Thursday, November 3, 2011

Connecting the Affiliated

My friend and colleague Arnie Samlan posted about a conversation he had with Beth Finger, who is working on a project called Jewish Without Walls. They suggest we "Forget about Jewish Affiliation, Think about Jewish Connectedness:"
"During our conversation this morning, we both challenged the relevance of "Jewish affiliation", which has been used in every Jewish demographic study as a measure of community success in modern America. The problem is, and has always been, that the operational definition of "affiliation" is often "pays dues to a synagogue". Even those who expand the definition someone, rarely get beyond handing money to an organization (JCC, Federation, Hillel) as the operational definition."
He explores several problems with using affiliation as a metric, including leaving our serious Jews who are "not religious," those for whom membership is of little if any value, and that it does not include significant numbers of Jews who relate to their Jewishness independently, including growing numbers who use social media to express their Jewishness.

He (with a nod to Beth Finger) suggests changing the metric to  "Jewish Connectedness." He would like Jewish sociologists to take into account the many ways of relating meaningfully to being Jewish. He wants to find a way to include serious Jewish paths that may not lead through a synagogue, federation or JCC. He includes summer camping and independent minyanim as well as those "who are doing Jewish in non-institutional spaces or in secular spaces, Jews connecting online in meaningful ways folks and who participate in Beth's Jewish Without Walls, in havurot and in other groupings that are not (yet) dues-based groups."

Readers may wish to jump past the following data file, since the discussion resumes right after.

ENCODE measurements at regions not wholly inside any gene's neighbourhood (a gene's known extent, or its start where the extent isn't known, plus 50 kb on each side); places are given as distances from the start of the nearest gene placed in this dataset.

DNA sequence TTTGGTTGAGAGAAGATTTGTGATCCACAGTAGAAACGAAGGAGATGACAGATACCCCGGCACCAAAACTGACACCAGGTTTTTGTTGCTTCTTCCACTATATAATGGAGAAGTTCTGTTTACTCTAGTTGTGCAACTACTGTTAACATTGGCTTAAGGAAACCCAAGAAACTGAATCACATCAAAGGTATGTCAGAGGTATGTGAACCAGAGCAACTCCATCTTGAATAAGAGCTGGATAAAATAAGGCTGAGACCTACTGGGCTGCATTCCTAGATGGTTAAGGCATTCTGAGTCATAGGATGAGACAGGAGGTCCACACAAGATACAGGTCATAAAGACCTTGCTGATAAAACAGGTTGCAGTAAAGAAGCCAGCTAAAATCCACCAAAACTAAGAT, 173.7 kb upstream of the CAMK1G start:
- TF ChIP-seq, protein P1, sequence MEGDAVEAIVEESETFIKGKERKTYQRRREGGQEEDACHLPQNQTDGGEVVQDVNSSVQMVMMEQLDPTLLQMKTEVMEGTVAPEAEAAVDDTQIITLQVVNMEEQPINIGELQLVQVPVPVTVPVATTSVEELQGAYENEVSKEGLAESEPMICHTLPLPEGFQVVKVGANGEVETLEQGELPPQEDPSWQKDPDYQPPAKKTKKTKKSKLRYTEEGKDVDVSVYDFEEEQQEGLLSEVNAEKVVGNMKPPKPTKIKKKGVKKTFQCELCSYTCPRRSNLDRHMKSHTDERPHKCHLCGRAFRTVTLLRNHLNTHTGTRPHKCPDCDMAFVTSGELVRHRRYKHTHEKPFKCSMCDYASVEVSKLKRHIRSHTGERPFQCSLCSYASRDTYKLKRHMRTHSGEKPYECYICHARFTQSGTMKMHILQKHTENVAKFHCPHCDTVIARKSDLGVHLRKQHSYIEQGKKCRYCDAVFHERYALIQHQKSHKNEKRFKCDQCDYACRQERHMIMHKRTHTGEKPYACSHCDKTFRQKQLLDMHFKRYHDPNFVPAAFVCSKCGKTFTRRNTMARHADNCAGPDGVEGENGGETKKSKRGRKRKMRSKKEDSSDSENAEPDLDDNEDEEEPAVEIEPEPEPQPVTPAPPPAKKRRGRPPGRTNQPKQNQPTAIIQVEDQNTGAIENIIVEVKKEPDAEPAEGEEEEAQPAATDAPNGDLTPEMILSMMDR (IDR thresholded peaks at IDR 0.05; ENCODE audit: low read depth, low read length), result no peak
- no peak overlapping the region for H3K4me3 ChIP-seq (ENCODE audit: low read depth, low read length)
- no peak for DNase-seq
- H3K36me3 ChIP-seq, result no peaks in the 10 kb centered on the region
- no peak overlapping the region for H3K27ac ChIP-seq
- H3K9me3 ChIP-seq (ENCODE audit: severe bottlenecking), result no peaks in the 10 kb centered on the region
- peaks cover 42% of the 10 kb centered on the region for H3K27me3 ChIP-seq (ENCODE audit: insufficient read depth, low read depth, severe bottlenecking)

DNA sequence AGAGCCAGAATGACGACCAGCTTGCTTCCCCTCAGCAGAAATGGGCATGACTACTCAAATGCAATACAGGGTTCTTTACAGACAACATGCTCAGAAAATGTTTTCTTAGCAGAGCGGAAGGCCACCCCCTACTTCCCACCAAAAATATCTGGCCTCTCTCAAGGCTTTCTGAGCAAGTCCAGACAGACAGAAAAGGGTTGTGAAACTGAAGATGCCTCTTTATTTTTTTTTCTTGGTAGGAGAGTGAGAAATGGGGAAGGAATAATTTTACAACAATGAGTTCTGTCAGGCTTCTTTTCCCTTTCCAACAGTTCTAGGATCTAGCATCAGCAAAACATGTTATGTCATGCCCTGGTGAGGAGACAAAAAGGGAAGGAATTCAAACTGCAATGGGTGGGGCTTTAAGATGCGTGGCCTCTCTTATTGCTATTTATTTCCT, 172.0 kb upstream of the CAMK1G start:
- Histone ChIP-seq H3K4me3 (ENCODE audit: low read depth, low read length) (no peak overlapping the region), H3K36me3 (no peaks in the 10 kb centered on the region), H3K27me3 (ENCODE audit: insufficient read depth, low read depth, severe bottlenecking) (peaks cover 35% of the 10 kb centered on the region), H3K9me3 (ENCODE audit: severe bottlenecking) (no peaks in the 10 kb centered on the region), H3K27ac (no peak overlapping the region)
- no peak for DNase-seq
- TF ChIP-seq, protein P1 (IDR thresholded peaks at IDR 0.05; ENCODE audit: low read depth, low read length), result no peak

I think Arnie has the beginnings of an interesting framing of the conversation that we have all been having for a while. And while those who would overturn existing institutional frameworks might see this as invitation Occupy Organized Judaism, I see it as a refreshing way to begin talk about the apples and oranges in the same conversation. After all, Apple Jews and Orange Jews are still all Jews!

I would press the idea a bit further:

How can we in the synagogue world change the way we operate to increase the CI - Connectedness Index - for each member family and individual? While we in this world often do a lot to attract affiliation, we don't always (or even often) do a good enough job of connecting them to other adults in our congregations. We get them when they feel they need us (religious school, nursery school, Bar/Bat Mitzvah) but we don't always connect the adults in the family. So when the kids are ready to move on, the adults do as well.

Using the CI as a way to measure and improve what we do is as important as using it to find a meaningful category for non-Congregational connecting. I still like the word "affiliate" though. It makes me feel like we can use it to affirm that we obeying Hillel's dictum not to separate ourselves from the community.

Like Arnie, I am not the statistician to figure out how to count these things in the larger picture. I do know that in our synagogue and religious school, we have begun to focus on connecting parents. Our room parents now focus on getting parents together rather than doing the shopping or helping with the seder. (See article on page 6 Torah at the Center). I challenge you to share more ways of connecting the people who ARE affiliated! Because we need to raise the CI of all of our people!

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